Embattled Republican Rep. Chris Collins will actively campaign for re-election "and serve should voters elect me," he confirmed in a tweet Wednesday, following a decision to remain on the ballot while he faces a legal battle over federal charges relating to alleged insider trading.
"The stakes are too high to allow the radical left to take control of this seat in Congress," Collins said in the statement.
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"As a result, I will fight on two fronts. I will work to ensure the 27th District remains in Republican hands, while I fight to clear my good name in the courts," he added.
Collins, who gained a national profile as one of President Donald Trump's earliest supporters in Congress during the 2016 campaign, has been charged with securities fraud, wire fraud and false statements stemming from alleged insider trading in stock of an Australian pharmaceutical company.
Collins has called the charges "meritless." The President has also weighed in, suggesting in a recent tweet that the Justice Department should have waited until after the midterms to file charges. The race is "now in doubt because there is not enough time" before Election Day, Trump added.
Party strategists remain confident that the Buffalo-area Republican will hold on to his solidly Republican district in spite of his legal woes, and Collins will be able to tap into a campaign war chest of more than $1.3 million.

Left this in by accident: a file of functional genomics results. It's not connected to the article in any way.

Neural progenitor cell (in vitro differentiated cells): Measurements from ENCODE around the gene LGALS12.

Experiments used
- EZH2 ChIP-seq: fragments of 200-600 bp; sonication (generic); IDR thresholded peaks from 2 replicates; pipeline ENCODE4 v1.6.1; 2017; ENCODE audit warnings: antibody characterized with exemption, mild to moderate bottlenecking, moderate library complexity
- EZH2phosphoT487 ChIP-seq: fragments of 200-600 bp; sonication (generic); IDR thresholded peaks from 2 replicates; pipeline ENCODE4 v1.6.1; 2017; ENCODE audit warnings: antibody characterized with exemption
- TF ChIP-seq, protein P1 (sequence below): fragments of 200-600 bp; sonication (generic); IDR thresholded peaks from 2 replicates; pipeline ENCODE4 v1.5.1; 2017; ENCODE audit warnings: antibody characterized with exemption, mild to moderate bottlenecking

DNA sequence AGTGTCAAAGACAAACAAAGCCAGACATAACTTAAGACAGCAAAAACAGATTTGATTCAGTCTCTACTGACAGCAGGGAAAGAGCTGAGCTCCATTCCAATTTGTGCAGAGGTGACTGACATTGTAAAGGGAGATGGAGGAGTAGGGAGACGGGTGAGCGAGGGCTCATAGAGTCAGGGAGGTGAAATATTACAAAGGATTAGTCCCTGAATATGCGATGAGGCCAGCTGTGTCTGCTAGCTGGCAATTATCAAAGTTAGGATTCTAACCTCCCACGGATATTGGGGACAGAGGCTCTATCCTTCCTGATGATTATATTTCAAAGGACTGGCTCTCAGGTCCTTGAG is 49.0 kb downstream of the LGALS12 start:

Still, the race is far from ideal for Collins or the GOP, and one they looked to avoid. Last month, Collins announced he would suspend his campaign -- and Republicans began combing New York state law for a loophole by which to replace him with a relatively unencumbered substitute.
"We thought it would be better to offer voters a choice of a candidate that did not face the distractions of a legal defense at this time," Erie County Republican Committee chairman Mark Longworthy explained Monday, adding that he believed there was a "crystal clear way" to replace Collins on the ballot.
Ultimately, however, Collins and his attorneys opted out -- expressing concern that any lawsuits by Democrats could further complicate their existing legal puzzle.
"Because of the protracted and uncertain nature of any legal effort to replace Congressman Collins, we do not see a path allowing Congressman Collins to be replaced on the ballot," Mark Braden, Collins' attorney, said Monday.